To raise money for the Edible Schoolyard, chef Alice Waters’ initiative to plant vegetable gardens at public schools, Lela Rose, Beth Blake and Fernanda Niven invited 65 of their friends to Rose’s ultramodern TriBeCa pad Monday night for a Summer Solstice dinner conceived by Waters herself. For $1,000 a head. While no more expensive than other charity-gala meal tickets, the price — which was written in plain English on an e-mailed invitation, not typed in a small font on an enclosed vellum card — unnerved some who perhaps expect more glitz for their money (100 percent of the evening’s proceeds went to ESY). But Waters doesn’t mask the taste of her ingredients with rich French sauces, nor does she hide her food-fanatic agenda.
“Everyone here who has a child knows what the future’s about,” said Waters. “It’s critical to bring awareness to the urgency of this issue.”
This story first appeared in the June 23, 2010 issue of WWD. Subscribe Today.
To start construction on a garden at PS 216 in Brooklyn this fall, she needs to pull in $1 million. “But not all tonight,” Rose said nervously.
The designer needn’t worry, because the guests — including Maggie Gyllenhaal and Peter Sarsgaard, Kate and Andy Spade, Rachel and Ara Hovnanian and Celerie Kemble — seemed happy to do their part.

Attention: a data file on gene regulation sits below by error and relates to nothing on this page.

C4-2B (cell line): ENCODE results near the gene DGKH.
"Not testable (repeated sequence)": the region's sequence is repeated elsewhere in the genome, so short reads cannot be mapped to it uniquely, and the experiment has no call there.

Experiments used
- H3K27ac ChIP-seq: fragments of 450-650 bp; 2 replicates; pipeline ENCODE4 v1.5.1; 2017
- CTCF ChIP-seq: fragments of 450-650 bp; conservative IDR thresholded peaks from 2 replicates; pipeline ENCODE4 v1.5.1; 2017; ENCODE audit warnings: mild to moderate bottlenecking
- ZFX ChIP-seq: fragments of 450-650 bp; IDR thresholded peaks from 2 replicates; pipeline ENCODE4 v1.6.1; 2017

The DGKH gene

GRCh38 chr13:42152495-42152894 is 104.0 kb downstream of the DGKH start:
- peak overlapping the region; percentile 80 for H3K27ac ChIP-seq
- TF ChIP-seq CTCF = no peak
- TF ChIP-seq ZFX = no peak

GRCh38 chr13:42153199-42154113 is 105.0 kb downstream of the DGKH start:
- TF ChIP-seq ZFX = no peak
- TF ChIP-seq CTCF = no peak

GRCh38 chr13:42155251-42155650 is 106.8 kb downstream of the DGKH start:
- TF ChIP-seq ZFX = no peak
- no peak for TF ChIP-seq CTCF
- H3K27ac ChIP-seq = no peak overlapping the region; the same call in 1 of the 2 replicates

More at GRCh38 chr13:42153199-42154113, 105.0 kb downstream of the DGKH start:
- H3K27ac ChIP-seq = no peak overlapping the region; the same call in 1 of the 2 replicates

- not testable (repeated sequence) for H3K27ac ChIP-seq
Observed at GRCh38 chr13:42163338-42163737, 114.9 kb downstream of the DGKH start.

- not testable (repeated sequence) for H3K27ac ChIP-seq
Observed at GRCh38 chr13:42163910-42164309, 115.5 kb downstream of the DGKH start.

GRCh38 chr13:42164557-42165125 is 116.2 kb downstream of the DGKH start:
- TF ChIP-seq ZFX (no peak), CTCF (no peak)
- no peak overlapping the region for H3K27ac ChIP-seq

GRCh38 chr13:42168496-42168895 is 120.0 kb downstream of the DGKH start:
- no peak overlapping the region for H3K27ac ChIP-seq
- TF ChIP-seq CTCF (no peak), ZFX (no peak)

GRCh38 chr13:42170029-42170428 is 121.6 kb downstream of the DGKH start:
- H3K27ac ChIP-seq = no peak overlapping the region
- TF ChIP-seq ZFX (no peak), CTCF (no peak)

“I cook from her ‘The Art of Simple Food’ cookbook all the time,” said Gyllenhaal. “My mom and brother [Jake] have met Alice. I’m the only one who hasn’t until tonight.”
During cocktails mixed by Jim Meehan of East Village boîte PDT, patrons snacked on crostini with fava beans (Maxwell’s Farm), paper-thin slices of salumi (local) and freshly shucked oysters (Island Creek). Then separate parts of Rose’s “Transformer”-style dining table rose from the floor and descended from the ceiling, signaling dinner was served. (The architects responsible for Rose’s house are also designing the PS 216 garden.)
The three-course meal included a delicate summer vegetable soup; roast chicken (Norwich Meadows, and most certainly not rubber) with potatoes, onions and Tokyo turnips (presumably not shipped in from Japan); lettuces (Lani and Bodhitree Farms) with mustard vinaigrette, and finally ruby red cherries, rosemary shortbread and almond biscotti. Some could argue this sounds like a fancy way to say she served soup, plain poultry, veggies and a few cookies, but in Waters’ chefs’ hands, it was a little like a reverse-Wonka experience. No snozberries, but the lettuce leaves tasted like lettuce leaves, the turnips tasted like turnips, the cherries tasted like cherries. And for that, the crowd gathered at Rose’s home, Waters acolytes all, would have paid any price. Two guests shelled out even more when, after dinner, Jamie Niven called a brief live auction for four food-and-wine-related lots. A day with Waters — including a tour of the Union Square Greenmarket, a personal kitchen consultation and lunch at Momofuku Noodle Bar — even sold twice, for $10,000 a pop.